Organic Chemistry / Major and Minor Resonance Contributors
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Solution: Write a more stable contributing structure for each of the f...


Write a more stable contributing structure for each of the following. Use curved arrows to show how to transform the original Lewis formula to the new one. Be sure to specify formal charges, if any.

Video Transcript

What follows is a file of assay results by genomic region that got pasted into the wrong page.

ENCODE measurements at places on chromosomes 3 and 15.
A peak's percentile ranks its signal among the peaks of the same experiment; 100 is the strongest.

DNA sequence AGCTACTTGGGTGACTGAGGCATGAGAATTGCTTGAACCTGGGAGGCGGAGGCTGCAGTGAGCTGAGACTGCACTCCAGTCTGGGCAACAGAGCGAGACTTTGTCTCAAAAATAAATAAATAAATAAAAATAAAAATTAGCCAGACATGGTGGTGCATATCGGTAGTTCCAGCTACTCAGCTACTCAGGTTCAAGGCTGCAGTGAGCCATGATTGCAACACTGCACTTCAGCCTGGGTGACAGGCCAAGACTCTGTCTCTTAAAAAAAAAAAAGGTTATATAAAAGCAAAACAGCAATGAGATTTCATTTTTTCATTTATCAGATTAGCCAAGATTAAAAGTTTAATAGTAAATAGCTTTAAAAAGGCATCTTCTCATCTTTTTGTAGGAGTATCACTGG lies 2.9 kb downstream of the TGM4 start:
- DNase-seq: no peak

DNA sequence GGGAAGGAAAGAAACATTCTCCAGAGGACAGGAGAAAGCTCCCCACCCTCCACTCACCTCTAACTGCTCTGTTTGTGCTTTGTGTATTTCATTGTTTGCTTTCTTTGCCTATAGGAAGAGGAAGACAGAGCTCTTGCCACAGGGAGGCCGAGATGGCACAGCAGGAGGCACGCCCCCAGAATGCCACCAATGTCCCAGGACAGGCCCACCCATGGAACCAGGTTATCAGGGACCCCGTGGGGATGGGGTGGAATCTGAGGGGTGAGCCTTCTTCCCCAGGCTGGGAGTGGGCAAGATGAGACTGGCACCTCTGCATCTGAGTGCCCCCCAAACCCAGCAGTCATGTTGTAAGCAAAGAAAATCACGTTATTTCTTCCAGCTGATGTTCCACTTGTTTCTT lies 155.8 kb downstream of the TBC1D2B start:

So let's see if we can come up with a resonance structure that's more stable for this guy up here, so we've got this CH3 that can't really resonate, right? Because it's got no lone pairs and it got those three hydrogens directly bonded to it can't, get rid of them, right? Because we know they aren in a resonance structure, we can't move atoms only electrons, right? So then we have this nitrogen over here with three bonds and a lone pair, so it's neutral, and then we've got this nitrogen that's a little bit strange, right? It's got two bonds and one lone pair versus two, which you would normally have, right? And it's got a positive charge because we've got just four electrons there, not five. So, can we do anything that would make this more stable? Well, guys actually yes we can and we know that nitrogen with a positive charge is more stable if it's got four electrons around it with in the form of two double bonds, right? or just more bonds in general, so guys what we can do here is just kick electrons onto this bond, right? And now we don't shift any of these electrons and what we get is the exact same shape, right? Because it looks like this but now we've got our nitrogen with no lone pair on top, right? We've got a triple bond now and then this nitrogen over here has, it's three bonds and one electron a one lone pair, so it's actually in a neutral state but now this one has four bonds and it's positively charged, so that, this is actually the more stable conformation, okay? If you have any questions please feel free to ask, if not, let's move on.